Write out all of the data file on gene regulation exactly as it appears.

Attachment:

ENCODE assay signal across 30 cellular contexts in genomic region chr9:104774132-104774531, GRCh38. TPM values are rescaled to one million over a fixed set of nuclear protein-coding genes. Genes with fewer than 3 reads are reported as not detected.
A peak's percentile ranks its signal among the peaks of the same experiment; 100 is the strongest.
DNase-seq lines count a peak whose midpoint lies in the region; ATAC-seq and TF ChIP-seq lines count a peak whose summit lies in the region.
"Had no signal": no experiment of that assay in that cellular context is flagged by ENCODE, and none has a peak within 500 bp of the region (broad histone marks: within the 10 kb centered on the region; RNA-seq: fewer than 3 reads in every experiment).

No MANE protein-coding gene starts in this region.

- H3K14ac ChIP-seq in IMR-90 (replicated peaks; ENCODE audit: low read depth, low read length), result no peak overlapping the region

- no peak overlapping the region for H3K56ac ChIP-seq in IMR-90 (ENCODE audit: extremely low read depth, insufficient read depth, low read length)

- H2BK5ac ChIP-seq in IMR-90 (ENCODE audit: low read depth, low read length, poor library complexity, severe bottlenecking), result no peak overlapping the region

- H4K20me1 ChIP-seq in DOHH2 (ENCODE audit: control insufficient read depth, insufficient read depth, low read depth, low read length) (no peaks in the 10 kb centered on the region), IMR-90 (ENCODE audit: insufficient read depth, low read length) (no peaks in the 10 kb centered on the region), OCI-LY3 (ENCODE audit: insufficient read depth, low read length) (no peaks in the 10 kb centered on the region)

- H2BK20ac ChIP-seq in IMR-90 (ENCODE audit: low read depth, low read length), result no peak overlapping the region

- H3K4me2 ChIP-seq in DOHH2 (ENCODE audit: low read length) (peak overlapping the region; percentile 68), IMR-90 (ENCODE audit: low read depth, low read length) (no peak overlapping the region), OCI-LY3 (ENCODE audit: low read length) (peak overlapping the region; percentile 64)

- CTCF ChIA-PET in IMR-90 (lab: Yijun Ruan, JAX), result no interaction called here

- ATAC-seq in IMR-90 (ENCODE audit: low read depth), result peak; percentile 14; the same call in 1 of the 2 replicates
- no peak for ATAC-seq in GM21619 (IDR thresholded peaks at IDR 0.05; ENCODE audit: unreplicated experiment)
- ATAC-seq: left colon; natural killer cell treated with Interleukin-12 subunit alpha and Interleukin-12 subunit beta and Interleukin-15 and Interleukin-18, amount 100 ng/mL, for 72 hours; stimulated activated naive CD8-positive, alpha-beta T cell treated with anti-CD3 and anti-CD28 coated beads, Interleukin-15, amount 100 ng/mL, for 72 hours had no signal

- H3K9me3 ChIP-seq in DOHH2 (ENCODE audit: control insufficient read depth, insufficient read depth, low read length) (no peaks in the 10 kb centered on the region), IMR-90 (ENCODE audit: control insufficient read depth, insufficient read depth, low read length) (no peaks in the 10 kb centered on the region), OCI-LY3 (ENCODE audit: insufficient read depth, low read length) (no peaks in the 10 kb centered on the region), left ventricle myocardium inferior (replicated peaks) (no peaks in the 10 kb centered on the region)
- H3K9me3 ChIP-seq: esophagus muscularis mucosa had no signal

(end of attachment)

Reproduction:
ENCODE assay signal across 30 cellular contexts in genomic region chr9:104774132-104774531, GRCh38. TPM values are rescaled to one million over a fixed set of nuclear protein-coding genes. Genes with fewer than 3 reads are reported as not detected.
A peak's percentile ranks its signal among the peaks of the same experiment; 100 is the strongest.
DNase-seq lines count a peak whose midpoint lies in the region; ATAC-seq and TF ChIP-seq lines count a peak whose summit lies in the region.
"Had no signal": no experiment of that assay in that cellular context is flagged by ENCODE, and none has a peak within 500 bp of the region (broad histone marks: within the 10 kb centered on the region; RNA-seq: fewer than 3 reads in every experiment).

No MANE protein-coding gene starts in this region.

- H3K14ac ChIP-seq in IMR-90 (replicated peaks; ENCODE audit: low read depth, low read length), result no peak overlapping the region

- no peak overlapping the region for H3K56ac ChIP-seq in IMR-90 (ENCODE audit: extremely low read depth, insufficient read depth, low read length)

- H2BK5ac ChIP-seq in IMR-90 (ENCODE audit: low read depth, low read length, poor library complexity, severe bottlenecking), result no peak overlapping the region

- H4K20me1 ChIP-seq in DOHH2 (ENCODE audit: control insufficient read depth, insufficient read depth, low read depth, low read length) (no peaks in the 10 kb centered on the region), IMR-90 (ENCODE audit: insufficient read depth, low read length) (no peaks in the 10 kb centered on the region), OCI-LY3 (ENCODE audit: insufficient read depth, low read length) (no peaks in the 10 kb centered on the region)

- H2BK20ac ChIP-seq in IMR-90 (ENCODE audit: low read depth, low read length), result no peak overlapping the region

- H3K4me2 ChIP-seq in DOHH2 (ENCODE audit: low read length) (peak overlapping the region; percentile 68), IMR-90 (ENCODE audit: low read depth, low read length) (no peak overlapping the region), OCI-LY3 (ENCODE audit: low read length) (peak overlapping the region; percentile 64)

- CTCF ChIA-PET in IMR-90 (lab: Yijun Ruan, JAX), result no interaction called here

- ATAC-seq in IMR-90 (ENCODE audit: low read depth), result peak; percentile 14; the same call in 1 of the 2 replicates
- no peak for ATAC-seq in GM21619 (IDR thresholded peaks at IDR 0.05; ENCODE audit: unreplicated experiment)
- ATAC-seq: left colon; natural killer cell treated with Interleukin-12 subunit alpha and Interleukin-12 subunit beta and Interleukin-15 and Interleukin-18, amount 100 ng/mL, for 72 hours; stimulated activated naive CD8-positive, alpha-beta T cell treated with anti-CD3 and anti-CD28 coated beads, Interleukin-15, amount 100 ng/mL, for 72 hours had no signal

- H3K9me3 ChIP-seq in DOHH2 (ENCODE audit: control insufficient read depth, insufficient read depth, low read length) (no peaks in the 10 kb centered on the region), IMR-90 (ENCODE audit: control insufficient read depth, insufficient read depth, low read length) (no peaks in the 10 kb centered on the region), OCI-LY3 (ENCODE audit: insufficient read depth, low read length) (no peaks in the 10 kb centered on the region), left ventricle myocardium inferior (replicated peaks) (no peaks in the 10 kb centered on the region)
- H3K9me3 ChIP-seq: esophagus muscularis mucosa had no signal